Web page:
The point isn’t that everything should be easy; there are stubborn weeds in everyone’s garden of life. On the other hand, when two or more bend their hearts in agreement, one might believe the result is a faithful if not supernatural boost.

“September Dance” is a mid-point story in the collection.  A woman has come home from work, an overnight shift at a factory.  Her husband will usually leave just as she is getting back.  Their son would be sleeping.  The narrator notes, however, that for “months there had been a warning bell clanging, telling her it was no longer safe to leave her son alone with her husband.”

She arrives home in the dark and turns on the bathroom light to find her son face down in the bathtub, “his hair spooled out around his head in an auburn halo and his rubber toys bobbing on the water.”

The story develops then through a series of taut sentences:  She loads a small revolver and when her husband grabs her and bashes her head into the sink, she shoots him “point-blank between the eyes.”

And she runs beside a stream to a clearing where there had once been a September dance, the taut sentences also running.  It’s complicated by memory, memory of the man who would enter her life, the man “who would move her into a house that was like a casket, give her a child he did not want, and then slowly teach her what hell was.” She is startled, then, to see someone else bending over an abandoned boat.

It’s a man she knows or remembers, from another time, an earlier time.  His name is Otto and he helps her into the boat “and they begin their gentle course downriver.”

For Elisa, it’s transforming to be with someone with kindness in his voice, the nascent light of the river, its motion never uniform but “uncoiling in all directions, cavorting like dancers.”  They have all the time in the world until Elisa drops her hand into the river to feel the water. “The chill startles her and she opens her eyes.”

It’s memory reshaped, of course, and consciousness, but in this instance less a mulling over a past event as if memory were nothing more, nothing less than an aspect of some neuroscience, and more an encounter with grace, the grace of memory.  Elisa opens her eyes and voices and sirens are pealing in those moments before “they” take her away; she can, though, “perceive the gentle lapping of the water, and the quick flash of something beneath the surface.”  It’s an interlude between the “hell” Elisa has suffered with the death of her child and the death of her husband and what awaits her when she’s removed from her home.  Such an interlude concerning two or more is prelude to an equally punishing future life but with, however, the unbearable mercy given to Elisa through the grace of memory, an encounter with grace.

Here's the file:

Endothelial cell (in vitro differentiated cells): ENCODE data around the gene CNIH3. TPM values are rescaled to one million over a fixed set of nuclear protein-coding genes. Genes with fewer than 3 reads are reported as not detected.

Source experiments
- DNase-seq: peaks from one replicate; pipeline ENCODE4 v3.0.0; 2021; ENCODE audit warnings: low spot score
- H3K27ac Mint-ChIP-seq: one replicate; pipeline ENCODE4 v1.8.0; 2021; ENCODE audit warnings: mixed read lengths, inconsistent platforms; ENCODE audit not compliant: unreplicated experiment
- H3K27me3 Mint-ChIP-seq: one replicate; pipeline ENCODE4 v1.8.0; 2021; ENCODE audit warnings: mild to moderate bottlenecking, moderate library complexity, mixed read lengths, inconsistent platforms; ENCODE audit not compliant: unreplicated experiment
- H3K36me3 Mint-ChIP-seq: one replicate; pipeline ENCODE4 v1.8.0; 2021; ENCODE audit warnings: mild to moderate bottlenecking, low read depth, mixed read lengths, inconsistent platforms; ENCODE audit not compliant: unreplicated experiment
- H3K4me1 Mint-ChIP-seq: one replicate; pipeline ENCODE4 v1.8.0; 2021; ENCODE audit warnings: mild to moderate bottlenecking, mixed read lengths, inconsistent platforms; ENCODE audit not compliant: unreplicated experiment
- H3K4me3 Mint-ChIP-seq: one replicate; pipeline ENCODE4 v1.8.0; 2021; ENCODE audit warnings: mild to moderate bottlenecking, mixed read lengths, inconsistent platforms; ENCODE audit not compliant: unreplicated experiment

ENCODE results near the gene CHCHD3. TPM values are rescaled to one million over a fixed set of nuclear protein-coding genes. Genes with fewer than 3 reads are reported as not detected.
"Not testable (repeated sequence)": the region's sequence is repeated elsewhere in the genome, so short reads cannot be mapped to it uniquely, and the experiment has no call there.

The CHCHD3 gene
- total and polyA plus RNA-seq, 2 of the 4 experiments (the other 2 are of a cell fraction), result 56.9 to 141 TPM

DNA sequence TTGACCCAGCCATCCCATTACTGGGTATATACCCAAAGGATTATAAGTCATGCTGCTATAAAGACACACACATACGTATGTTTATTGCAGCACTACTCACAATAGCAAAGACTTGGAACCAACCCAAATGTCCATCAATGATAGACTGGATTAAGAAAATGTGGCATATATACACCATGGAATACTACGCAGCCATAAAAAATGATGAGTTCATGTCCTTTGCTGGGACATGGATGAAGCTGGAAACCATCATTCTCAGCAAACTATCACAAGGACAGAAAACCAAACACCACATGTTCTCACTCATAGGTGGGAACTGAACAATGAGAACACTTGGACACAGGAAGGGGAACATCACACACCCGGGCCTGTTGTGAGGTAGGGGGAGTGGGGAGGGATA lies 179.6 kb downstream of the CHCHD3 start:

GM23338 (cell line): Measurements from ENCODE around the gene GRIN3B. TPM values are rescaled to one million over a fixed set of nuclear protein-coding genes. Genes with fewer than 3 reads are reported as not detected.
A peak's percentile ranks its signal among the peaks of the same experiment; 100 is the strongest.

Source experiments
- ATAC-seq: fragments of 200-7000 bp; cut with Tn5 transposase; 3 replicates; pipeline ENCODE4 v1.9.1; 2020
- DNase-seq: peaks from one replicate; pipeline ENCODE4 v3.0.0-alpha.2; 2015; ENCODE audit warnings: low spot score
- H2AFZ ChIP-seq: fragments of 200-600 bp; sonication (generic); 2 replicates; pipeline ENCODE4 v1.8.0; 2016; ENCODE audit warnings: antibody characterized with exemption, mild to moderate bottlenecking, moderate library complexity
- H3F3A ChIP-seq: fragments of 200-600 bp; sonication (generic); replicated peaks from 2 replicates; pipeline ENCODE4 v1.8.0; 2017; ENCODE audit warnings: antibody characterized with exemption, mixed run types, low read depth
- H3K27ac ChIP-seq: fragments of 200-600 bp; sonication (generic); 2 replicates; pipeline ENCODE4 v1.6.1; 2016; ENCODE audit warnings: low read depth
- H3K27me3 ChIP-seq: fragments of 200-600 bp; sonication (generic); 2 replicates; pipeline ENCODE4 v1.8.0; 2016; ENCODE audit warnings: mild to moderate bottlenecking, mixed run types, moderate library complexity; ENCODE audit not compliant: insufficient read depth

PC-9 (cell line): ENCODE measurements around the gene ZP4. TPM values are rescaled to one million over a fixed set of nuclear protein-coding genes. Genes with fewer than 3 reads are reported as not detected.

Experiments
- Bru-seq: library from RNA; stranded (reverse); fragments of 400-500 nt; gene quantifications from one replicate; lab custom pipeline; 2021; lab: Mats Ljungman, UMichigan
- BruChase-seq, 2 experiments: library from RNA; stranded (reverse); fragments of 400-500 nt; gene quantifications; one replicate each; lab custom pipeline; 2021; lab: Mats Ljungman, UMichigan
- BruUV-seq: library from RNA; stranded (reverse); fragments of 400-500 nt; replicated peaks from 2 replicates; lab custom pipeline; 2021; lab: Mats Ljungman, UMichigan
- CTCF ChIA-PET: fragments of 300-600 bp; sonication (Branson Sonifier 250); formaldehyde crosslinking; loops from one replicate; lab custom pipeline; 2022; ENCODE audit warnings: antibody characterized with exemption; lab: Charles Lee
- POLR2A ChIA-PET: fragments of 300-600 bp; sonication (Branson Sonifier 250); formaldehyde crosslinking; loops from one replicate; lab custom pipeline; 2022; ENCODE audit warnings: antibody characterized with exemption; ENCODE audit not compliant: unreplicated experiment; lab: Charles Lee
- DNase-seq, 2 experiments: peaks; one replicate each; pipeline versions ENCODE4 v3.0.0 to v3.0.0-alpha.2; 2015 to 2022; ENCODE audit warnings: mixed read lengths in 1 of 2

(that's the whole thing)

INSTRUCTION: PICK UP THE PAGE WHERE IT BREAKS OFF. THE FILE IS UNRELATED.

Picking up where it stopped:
Such is the motif that continues through this gathering of stories, stories of deep delight which can be found anywhere if one is watchful.  Consider for the moment “Tea and Oranges,” a story appearing near the end of Where There Are Two Or More.  A woman begins going to a Kroger store after her divorce.  She comes to know the staff, two or more, and another shopper, the elderly Mrs. Hansard who also works at J.C. Penney.  Her story interests the narrator.

At the Kroger store, there’s a young man in training, Davy.  His story interests Mrs. Hansard, who becomes concerned about his future.  The narrator notes that she seems to have come out of her “padded box”; but as the story develops around these “two or more,” Mrs. Hansard’s interest develops into a mothering ambition to help Davy, who wears the “spitting image of his father.”  Davy is Mrs. Hansard’s grandson, or so she thinks.  The story’s delight rests in the conclusion, as with most of the stories in this remarkable collection:  “Regret,” the narrator concludes, “washes up in the human heart like wreckage on a beach.” But she has come to envy Mrs. Hansard’s relief upon seeing her grandson in the checkout lane at Krogers.  Since then, the narrator notes, “I too have scanned the faces of strangers, in the wards and in crowds, in checkout lines and on trains, hoping to be startled into deliverance by a face that is my own.”

Genius, Robert Penn Warren once wrote, is to be found in stories of great distances, and starlight, and time, stories of deep delight.  One cannot help concluding that old Penn Warren would find deep delight in this very fine collection by Elizabeth Genovise. That’s high praise, I know, but these stories fulfill that living quest for stories of deep delight.